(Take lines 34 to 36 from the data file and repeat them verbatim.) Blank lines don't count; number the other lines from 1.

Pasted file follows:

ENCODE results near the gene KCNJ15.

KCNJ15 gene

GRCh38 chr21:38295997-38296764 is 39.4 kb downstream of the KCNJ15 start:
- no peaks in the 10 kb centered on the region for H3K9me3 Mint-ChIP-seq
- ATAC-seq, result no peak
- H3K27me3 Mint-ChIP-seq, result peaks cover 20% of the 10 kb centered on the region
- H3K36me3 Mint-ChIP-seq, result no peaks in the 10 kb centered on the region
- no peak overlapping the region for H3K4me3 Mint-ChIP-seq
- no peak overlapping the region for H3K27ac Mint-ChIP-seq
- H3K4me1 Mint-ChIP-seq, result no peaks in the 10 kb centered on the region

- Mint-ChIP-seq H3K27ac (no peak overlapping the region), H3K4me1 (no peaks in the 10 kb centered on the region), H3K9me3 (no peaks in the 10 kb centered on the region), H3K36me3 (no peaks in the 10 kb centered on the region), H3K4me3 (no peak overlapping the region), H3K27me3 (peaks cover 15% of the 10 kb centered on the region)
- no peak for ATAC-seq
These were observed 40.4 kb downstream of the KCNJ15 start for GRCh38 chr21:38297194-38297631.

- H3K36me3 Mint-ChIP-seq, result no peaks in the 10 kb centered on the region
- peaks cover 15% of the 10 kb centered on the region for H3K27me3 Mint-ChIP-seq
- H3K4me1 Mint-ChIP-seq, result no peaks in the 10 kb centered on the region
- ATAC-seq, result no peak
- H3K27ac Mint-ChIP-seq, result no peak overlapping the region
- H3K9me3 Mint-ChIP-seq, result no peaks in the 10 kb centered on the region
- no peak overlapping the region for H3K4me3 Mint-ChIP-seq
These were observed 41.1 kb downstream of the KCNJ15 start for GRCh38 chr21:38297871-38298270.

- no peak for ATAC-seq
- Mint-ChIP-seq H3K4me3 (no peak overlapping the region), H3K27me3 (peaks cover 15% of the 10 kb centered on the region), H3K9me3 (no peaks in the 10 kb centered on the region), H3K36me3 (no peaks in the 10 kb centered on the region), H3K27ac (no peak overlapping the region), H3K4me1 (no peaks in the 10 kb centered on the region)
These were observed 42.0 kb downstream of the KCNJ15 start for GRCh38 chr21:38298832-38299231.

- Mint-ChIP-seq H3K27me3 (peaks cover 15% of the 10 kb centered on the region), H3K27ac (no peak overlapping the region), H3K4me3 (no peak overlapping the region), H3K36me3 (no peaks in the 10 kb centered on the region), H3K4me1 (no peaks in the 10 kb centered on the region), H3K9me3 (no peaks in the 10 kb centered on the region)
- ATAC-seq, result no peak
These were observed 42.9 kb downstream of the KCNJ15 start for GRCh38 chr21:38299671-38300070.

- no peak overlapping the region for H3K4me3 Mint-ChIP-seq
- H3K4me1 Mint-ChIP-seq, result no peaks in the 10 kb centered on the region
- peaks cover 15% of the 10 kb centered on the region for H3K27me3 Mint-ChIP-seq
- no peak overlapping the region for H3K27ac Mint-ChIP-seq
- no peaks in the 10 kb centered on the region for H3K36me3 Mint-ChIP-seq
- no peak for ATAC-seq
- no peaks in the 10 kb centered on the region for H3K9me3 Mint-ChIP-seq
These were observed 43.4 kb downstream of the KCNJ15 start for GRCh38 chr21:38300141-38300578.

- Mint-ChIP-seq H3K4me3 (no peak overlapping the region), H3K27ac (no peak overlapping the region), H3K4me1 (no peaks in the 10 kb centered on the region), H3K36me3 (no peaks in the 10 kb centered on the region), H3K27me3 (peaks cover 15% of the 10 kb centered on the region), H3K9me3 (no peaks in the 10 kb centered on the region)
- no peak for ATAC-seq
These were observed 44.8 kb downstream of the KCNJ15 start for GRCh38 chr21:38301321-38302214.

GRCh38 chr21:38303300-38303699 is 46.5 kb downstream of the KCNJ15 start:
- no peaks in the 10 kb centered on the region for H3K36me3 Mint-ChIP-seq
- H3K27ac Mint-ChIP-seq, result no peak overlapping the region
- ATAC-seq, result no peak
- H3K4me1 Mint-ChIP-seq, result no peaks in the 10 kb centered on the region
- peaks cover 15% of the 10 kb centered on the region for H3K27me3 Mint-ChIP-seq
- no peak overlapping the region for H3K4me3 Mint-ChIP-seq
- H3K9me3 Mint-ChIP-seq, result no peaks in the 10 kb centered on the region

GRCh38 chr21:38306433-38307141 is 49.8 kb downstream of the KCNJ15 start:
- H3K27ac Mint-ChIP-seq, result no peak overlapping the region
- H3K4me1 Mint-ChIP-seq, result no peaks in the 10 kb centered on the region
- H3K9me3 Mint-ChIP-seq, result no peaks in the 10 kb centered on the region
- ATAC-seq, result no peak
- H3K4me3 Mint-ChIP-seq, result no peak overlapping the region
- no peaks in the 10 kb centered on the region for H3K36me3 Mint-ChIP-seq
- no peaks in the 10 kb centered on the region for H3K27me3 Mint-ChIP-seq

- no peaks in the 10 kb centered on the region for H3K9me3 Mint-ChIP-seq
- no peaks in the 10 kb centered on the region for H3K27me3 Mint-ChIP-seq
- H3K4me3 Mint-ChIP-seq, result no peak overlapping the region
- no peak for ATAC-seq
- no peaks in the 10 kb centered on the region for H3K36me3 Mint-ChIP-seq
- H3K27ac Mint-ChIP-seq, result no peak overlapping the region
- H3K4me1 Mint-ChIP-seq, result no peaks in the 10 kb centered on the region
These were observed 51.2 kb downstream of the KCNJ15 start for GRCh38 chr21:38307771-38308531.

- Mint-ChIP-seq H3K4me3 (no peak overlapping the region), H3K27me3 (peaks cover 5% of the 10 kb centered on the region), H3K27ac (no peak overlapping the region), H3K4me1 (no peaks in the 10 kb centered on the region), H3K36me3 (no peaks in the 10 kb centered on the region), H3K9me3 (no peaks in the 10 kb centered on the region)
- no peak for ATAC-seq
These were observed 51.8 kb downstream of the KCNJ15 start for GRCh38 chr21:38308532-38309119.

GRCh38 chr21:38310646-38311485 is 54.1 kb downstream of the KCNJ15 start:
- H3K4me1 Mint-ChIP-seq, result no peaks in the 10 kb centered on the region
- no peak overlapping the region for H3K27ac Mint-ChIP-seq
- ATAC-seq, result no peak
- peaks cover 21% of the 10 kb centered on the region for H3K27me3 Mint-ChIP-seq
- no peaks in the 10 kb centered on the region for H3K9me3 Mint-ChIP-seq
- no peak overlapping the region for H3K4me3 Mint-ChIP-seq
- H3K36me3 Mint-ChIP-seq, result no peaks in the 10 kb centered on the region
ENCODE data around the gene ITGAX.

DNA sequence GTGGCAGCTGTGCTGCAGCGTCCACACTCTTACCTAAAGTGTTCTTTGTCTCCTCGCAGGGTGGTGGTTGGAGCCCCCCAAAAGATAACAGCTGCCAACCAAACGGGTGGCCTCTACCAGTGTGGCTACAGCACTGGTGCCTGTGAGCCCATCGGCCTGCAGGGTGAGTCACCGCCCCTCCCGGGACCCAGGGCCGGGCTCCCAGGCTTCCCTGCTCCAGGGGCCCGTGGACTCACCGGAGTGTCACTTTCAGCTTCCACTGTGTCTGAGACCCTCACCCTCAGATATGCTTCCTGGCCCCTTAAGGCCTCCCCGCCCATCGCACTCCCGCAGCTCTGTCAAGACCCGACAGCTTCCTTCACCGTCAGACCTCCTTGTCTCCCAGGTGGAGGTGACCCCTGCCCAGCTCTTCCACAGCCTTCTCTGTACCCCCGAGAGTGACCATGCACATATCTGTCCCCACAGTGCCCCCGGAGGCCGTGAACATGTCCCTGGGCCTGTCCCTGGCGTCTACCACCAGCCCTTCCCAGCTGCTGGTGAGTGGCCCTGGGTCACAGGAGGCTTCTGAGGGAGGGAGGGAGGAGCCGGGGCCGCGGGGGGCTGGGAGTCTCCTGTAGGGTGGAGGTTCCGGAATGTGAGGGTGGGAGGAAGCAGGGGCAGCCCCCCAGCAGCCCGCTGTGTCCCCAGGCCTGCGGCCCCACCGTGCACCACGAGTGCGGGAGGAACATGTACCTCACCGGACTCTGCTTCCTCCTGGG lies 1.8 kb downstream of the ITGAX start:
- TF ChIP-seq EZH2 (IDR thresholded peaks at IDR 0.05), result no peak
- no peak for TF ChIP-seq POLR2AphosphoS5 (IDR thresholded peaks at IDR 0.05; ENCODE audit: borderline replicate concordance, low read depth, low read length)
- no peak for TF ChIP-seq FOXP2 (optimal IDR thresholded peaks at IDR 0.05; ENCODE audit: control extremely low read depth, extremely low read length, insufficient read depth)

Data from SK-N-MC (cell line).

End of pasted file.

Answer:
- no peaks in the 10 kb centered on the region for H3K9me3 Mint-ChIP-seq
These were observed 43.4 kb downstream of the KCNJ15 start for GRCh38 chr21:38300141-38300578.

- Mint-ChIP-seq H3K4me3 (no peak overlapping the region), H3K27ac (no peak overlapping the region), H3K4me1 (no peaks in the 10 kb centered on the region), H3K36me3 (no peaks in the 10 kb centered on the region), H3K27me3 (peaks cover 15% of the 10 kb centered on the region), H3K9me3 (no peaks in the 10 kb centered on the region)